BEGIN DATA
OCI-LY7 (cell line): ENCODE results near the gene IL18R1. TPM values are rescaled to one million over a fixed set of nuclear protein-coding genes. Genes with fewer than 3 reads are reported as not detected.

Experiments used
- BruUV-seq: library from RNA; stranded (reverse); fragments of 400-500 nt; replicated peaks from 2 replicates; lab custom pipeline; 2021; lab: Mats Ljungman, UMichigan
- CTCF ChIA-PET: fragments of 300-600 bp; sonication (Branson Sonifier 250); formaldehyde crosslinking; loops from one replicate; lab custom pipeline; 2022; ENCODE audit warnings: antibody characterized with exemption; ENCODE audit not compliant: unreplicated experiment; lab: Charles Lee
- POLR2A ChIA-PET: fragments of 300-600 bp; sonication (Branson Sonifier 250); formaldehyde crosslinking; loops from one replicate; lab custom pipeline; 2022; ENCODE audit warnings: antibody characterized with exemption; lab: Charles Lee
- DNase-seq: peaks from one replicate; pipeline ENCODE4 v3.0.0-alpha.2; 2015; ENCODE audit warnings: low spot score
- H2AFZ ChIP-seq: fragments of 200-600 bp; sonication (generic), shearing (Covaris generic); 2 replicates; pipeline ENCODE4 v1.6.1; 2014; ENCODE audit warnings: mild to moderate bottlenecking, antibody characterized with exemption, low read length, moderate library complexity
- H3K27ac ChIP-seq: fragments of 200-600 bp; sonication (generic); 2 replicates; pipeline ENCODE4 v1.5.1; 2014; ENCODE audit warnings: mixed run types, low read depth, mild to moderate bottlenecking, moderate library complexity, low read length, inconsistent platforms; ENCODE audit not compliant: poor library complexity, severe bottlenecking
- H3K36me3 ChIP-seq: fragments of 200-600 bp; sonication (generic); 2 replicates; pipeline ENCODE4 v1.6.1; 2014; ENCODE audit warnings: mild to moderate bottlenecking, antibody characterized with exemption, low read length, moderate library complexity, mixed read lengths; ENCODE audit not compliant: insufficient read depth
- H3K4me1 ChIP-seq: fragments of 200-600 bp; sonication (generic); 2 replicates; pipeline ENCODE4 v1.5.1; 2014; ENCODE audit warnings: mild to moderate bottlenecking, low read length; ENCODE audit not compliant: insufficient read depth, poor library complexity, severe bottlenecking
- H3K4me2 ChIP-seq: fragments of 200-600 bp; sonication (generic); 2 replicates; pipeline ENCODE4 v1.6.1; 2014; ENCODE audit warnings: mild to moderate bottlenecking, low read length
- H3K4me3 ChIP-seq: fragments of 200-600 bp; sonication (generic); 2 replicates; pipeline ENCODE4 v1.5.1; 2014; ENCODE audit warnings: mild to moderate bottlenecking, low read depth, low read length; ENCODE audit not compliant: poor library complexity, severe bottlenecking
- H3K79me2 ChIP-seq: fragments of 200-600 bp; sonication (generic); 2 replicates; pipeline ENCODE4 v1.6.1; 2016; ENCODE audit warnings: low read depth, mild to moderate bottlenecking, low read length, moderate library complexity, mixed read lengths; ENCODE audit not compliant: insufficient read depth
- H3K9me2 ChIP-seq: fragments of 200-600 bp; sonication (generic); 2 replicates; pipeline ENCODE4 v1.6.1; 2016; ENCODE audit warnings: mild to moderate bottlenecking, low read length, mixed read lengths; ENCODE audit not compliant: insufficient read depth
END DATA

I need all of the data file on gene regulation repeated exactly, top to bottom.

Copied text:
OCI-LY7 (cell line): ENCODE results near the gene IL18R1. TPM values are rescaled to one million over a fixed set of nuclear protein-coding genes. Genes with fewer than 3 reads are reported as not detected.

Experiments used
- BruUV-seq: library from RNA; stranded (reverse); fragments of 400-500 nt; replicated peaks from 2 replicates; lab custom pipeline; 2021; lab: Mats Ljungman, UMichigan
- CTCF ChIA-PET: fragments of 300-600 bp; sonication (Branson Sonifier 250); formaldehyde crosslinking; loops from one replicate; lab custom pipeline; 2022; ENCODE audit warnings: antibody characterized with exemption; ENCODE audit not compliant: unreplicated experiment; lab: Charles Lee
- POLR2A ChIA-PET: fragments of 300-600 bp; sonication (Branson Sonifier 250); formaldehyde crosslinking; loops from one replicate; lab custom pipeline; 2022; ENCODE audit warnings: antibody characterized with exemption; lab: Charles Lee
- DNase-seq: peaks from one replicate; pipeline ENCODE4 v3.0.0-alpha.2; 2015; ENCODE audit warnings: low spot score
- H2AFZ ChIP-seq: fragments of 200-600 bp; sonication (generic), shearing (Covaris generic); 2 replicates; pipeline ENCODE4 v1.6.1; 2014; ENCODE audit warnings: mild to moderate bottlenecking, antibody characterized with exemption, low read length, moderate library complexity
- H3K27ac ChIP-seq: fragments of 200-600 bp; sonication (generic); 2 replicates; pipeline ENCODE4 v1.5.1; 2014; ENCODE audit warnings: mixed run types, low read depth, mild to moderate bottlenecking, moderate library complexity, low read length, inconsistent platforms; ENCODE audit not compliant: poor library complexity, severe bottlenecking
- H3K36me3 ChIP-seq: fragments of 200-600 bp; sonication (generic); 2 replicates; pipeline ENCODE4 v1.6.1; 2014; ENCODE audit warnings: mild to moderate bottlenecking, antibody characterized with exemption, low read length, moderate library complexity, mixed read lengths; ENCODE audit not compliant: insufficient read depth
- H3K4me1 ChIP-seq: fragments of 200-600 bp; sonication (generic); 2 replicates; pipeline ENCODE4 v1.5.1; 2014; ENCODE audit warnings: mild to moderate bottlenecking, low read length; ENCODE audit not compliant: insufficient read depth, poor library complexity, severe bottlenecking
- H3K4me2 ChIP-seq: fragments of 200-600 bp; sonication (generic); 2 replicates; pipeline ENCODE4 v1.6.1; 2014; ENCODE audit warnings: mild to moderate bottlenecking, low read length
- H3K4me3 ChIP-seq: fragments of 200-600 bp; sonication (generic); 2 replicates; pipeline ENCODE4 v1.5.1; 2014; ENCODE audit warnings: mild to moderate bottlenecking, low read depth, low read length; ENCODE audit not compliant: poor library complexity, severe bottlenecking
- H3K79me2 ChIP-seq: fragments of 200-600 bp; sonication (generic); 2 replicates; pipeline ENCODE4 v1.6.1; 2016; ENCODE audit warnings: low read depth, mild to moderate bottlenecking, low read length, moderate library complexity, mixed read lengths; ENCODE audit not compliant: insufficient read depth
- H3K9me2 ChIP-seq: fragments of 200-600 bp; sonication (generic); 2 replicates; pipeline ENCODE4 v1.6.1; 2016; ENCODE audit warnings: mild to moderate bottlenecking, low read length, mixed read lengths; ENCODE audit not compliant: insufficient read depth